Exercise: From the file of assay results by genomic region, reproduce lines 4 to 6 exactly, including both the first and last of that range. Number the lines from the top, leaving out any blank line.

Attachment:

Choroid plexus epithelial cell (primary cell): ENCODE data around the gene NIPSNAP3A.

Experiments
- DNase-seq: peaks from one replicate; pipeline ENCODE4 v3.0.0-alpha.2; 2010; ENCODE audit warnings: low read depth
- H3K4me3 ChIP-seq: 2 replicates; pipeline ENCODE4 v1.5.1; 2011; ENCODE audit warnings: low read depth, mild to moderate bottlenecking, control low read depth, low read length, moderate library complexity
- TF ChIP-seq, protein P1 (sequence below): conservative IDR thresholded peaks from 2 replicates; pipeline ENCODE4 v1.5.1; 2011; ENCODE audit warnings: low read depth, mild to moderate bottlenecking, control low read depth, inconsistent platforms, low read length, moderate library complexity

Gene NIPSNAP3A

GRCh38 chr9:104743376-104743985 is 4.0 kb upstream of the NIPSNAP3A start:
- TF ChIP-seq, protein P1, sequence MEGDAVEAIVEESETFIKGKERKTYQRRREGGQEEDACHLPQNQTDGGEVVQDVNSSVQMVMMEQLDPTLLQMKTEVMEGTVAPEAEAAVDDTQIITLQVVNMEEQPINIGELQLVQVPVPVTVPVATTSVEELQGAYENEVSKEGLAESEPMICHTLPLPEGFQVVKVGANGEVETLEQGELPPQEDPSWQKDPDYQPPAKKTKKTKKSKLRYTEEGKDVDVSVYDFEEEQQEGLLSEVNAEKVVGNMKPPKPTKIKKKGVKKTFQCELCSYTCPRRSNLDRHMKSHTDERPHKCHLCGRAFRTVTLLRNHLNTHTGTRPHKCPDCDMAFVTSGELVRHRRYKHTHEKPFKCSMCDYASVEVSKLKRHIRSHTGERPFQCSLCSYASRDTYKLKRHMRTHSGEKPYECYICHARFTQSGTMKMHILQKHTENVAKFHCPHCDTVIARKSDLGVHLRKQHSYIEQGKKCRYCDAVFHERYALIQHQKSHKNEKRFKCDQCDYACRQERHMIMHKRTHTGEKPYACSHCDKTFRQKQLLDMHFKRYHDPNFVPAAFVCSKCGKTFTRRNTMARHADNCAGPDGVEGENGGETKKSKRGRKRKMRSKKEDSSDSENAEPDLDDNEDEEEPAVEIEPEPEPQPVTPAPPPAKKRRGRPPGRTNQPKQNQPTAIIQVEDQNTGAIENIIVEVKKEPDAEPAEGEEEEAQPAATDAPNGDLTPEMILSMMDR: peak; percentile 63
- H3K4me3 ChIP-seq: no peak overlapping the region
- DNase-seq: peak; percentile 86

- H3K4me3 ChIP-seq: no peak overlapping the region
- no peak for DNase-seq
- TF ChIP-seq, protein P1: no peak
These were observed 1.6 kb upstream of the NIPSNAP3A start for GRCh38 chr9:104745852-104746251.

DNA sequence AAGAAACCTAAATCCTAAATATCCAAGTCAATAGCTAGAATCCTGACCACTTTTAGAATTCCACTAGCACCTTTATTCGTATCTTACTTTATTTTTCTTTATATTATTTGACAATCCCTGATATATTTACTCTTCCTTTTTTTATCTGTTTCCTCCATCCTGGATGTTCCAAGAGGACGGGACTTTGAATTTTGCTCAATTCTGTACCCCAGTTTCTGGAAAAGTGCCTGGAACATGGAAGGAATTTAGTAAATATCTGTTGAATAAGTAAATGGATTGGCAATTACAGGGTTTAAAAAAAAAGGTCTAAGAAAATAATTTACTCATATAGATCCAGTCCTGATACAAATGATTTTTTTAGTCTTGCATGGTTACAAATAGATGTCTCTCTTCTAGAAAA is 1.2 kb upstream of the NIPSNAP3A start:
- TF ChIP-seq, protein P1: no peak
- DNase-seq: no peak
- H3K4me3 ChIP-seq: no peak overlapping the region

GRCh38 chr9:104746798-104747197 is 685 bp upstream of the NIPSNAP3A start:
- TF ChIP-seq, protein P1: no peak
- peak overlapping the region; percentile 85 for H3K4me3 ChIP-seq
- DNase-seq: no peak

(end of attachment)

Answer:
- H3K4me3 ChIP-seq: 2 replicates; pipeline ENCODE4 v1.5.1; 2011; ENCODE audit warnings: low read depth, mild to moderate bottlenecking, control low read depth, low read length, moderate library complexity
- TF ChIP-seq, protein P1 (sequence below): conservative IDR thresholded peaks from 2 replicates; pipeline ENCODE4 v1.5.1; 2011; ENCODE audit warnings: low read depth, mild to moderate bottlenecking, control low read depth, inconsistent platforms, low read length, moderate library complexity

Gene NIPSNAP3A